Absolutely. The other problem, of course, was this rhetorical device and political use of the War on Drugs worked, and it was continued. It was continued over a couple of generations of politicians who realized that it worked, and perpetuated it. This was a self-fulfilling kind of prophecy. Because, after a while, a population that’s been told over and over again, what we have to do is control crime in the inner city, and we need more police, and we need tougher sentences, people begin to believe the rhetoric and think that, “Good god, these Black people are really creating a problem in our society.” Well, it turns out, it was not Black people creating a problem in our society, it was political rhetoric that was creating a colossal problem in the society.
Out of this, we built, again, a prison system and an educational system that reinforced the very stereotypes that should’ve been taken down. On top of that, legislation was passed to disenfranchise people who had been convicted of crimes. Police wound up arresting and people were prosecuted for distributing and selling very minor amounts of drugs that become part of a bunch of people who went off to prison. Prison became a finishing school for people who were potential criminals. Once you were in prison and got out, you were unable to get a job, unable to join normal life, and totally discriminated against. But worst of all, unable to vote, because in most states the convicted felon is deprived of his civil rights. This was a terrible set of events that created racial stereotypes and led us down a path which has taken us to the situation we have today.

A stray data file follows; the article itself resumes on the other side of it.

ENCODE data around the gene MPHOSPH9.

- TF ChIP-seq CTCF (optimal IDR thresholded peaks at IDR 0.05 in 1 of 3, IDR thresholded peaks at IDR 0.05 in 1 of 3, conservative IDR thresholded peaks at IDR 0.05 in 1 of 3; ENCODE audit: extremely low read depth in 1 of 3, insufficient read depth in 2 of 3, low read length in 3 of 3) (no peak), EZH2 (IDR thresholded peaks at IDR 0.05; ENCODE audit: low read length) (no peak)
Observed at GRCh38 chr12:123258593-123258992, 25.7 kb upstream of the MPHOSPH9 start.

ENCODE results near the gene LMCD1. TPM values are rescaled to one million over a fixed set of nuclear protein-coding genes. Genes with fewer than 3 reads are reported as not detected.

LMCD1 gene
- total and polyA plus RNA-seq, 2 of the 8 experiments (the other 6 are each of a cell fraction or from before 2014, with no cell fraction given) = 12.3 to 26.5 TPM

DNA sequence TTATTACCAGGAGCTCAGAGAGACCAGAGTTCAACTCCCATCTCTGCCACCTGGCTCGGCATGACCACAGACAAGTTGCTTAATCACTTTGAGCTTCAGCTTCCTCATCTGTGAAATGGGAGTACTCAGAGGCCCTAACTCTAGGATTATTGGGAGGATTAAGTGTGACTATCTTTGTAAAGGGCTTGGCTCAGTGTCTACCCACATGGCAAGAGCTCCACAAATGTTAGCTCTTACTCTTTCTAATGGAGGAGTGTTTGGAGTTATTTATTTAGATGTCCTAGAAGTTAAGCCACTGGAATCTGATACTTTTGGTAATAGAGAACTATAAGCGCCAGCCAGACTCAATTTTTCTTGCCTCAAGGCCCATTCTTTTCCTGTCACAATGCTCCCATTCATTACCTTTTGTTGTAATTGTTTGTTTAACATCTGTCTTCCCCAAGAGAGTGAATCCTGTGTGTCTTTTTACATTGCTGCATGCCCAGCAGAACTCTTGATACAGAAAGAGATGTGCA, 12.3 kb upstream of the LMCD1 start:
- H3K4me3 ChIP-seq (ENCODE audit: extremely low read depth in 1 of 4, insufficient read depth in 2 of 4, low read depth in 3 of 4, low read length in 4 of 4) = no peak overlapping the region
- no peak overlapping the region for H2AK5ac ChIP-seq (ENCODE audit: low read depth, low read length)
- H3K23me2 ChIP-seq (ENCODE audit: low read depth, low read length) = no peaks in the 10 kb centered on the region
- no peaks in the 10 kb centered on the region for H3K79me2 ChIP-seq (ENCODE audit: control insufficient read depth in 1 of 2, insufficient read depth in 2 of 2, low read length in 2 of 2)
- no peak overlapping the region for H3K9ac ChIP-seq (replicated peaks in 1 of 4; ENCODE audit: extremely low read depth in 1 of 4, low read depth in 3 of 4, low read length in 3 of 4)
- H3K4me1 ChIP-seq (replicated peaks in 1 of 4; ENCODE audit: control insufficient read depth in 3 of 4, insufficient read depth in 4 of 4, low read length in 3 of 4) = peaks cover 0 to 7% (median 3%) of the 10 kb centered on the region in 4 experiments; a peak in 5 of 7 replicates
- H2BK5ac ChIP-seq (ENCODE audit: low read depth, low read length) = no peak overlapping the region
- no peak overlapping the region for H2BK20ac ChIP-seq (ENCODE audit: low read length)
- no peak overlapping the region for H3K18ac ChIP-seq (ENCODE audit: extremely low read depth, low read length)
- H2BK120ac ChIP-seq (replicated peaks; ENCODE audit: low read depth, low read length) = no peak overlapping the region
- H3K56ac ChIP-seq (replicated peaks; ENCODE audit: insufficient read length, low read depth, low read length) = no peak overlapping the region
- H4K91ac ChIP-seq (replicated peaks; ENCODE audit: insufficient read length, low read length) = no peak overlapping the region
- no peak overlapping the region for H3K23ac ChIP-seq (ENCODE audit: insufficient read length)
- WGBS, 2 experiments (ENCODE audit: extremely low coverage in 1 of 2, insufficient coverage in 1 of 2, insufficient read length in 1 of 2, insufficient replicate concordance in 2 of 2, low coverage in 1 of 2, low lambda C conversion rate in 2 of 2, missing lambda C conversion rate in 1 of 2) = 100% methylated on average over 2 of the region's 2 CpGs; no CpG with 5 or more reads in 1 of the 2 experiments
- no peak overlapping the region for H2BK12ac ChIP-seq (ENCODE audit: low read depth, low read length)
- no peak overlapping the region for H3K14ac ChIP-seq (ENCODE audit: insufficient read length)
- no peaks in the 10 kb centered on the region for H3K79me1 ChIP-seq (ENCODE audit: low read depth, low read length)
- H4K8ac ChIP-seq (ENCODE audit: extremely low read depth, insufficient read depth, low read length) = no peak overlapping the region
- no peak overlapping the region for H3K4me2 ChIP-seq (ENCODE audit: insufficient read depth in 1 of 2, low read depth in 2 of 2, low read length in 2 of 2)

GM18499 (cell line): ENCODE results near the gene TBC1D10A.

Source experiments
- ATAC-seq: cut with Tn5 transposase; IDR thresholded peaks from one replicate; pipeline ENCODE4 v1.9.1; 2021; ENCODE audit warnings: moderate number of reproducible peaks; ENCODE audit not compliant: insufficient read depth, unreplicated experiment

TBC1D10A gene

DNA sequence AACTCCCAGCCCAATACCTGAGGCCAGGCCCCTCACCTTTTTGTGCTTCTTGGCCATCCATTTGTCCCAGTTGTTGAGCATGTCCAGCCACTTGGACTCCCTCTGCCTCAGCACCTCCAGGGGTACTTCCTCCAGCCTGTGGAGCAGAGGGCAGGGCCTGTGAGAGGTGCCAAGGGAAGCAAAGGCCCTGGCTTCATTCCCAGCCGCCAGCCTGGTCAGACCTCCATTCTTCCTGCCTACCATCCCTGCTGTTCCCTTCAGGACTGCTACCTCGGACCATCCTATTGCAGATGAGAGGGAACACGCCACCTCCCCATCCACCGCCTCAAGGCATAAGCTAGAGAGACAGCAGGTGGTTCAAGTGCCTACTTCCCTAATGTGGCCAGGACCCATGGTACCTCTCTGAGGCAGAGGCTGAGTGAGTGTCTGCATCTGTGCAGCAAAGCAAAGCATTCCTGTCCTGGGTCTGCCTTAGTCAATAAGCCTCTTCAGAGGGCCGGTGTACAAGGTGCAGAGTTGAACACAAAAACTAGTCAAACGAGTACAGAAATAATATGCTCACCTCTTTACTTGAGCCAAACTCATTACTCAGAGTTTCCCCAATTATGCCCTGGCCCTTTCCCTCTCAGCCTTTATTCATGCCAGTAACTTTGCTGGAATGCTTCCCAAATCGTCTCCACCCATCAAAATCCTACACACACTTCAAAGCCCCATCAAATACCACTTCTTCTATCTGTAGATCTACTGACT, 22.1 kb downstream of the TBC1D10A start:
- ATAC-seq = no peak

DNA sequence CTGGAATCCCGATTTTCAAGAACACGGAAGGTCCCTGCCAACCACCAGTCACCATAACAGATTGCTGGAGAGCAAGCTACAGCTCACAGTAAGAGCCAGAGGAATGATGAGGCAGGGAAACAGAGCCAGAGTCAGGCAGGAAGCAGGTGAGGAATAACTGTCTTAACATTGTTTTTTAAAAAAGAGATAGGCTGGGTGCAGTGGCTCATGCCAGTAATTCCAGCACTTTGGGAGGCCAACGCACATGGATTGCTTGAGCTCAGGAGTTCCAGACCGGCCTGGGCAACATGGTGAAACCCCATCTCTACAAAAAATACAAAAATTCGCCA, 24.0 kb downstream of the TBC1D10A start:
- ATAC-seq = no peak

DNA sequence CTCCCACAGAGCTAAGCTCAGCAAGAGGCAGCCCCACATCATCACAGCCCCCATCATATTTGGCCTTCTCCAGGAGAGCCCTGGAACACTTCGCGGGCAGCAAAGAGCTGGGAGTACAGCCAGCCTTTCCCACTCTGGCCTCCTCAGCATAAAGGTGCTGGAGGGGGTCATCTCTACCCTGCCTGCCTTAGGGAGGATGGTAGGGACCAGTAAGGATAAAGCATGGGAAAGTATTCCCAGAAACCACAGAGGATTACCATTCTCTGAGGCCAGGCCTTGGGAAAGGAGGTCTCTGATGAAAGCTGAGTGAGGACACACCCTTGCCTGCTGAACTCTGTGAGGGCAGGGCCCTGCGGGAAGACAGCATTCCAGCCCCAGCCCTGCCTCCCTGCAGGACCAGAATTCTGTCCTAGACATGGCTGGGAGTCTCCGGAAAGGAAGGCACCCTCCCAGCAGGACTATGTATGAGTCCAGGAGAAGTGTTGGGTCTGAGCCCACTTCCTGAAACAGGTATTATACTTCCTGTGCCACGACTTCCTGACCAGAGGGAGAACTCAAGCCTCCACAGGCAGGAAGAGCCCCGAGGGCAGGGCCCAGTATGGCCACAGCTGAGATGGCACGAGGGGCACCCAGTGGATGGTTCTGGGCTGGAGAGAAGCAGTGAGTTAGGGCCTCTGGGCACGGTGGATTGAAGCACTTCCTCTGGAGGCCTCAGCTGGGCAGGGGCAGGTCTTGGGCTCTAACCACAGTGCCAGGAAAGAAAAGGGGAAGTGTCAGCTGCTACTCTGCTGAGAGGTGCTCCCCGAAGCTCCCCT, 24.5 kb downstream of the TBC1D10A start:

I mean, the symmetry there is, I’m sure, not lost on you or indeed our listeners, which is in 1865 America ended a system of disenfranchisement in one sense, and today if you’re denied the vote, you find yourself in disenfranchise. This is hugely problematic.
Absolutely. It’s a terrible problem, and it’s a terrible sequence of events. To underscore what’s going on, not only have we encountered the business of disenfranchising convicted felons, but that is coupled with a very serious program, at the moment, on the part of the Republican Party, to depress voter turnout. There’s been absolutely mindless and deceitful rhetoric about voter fraud, that we need more identification, and we need to make it tougher for people to get to the polls. It’s terribly deceitful and designed, again, to disenfranchise people of the bottom of the economic scale and people of colour.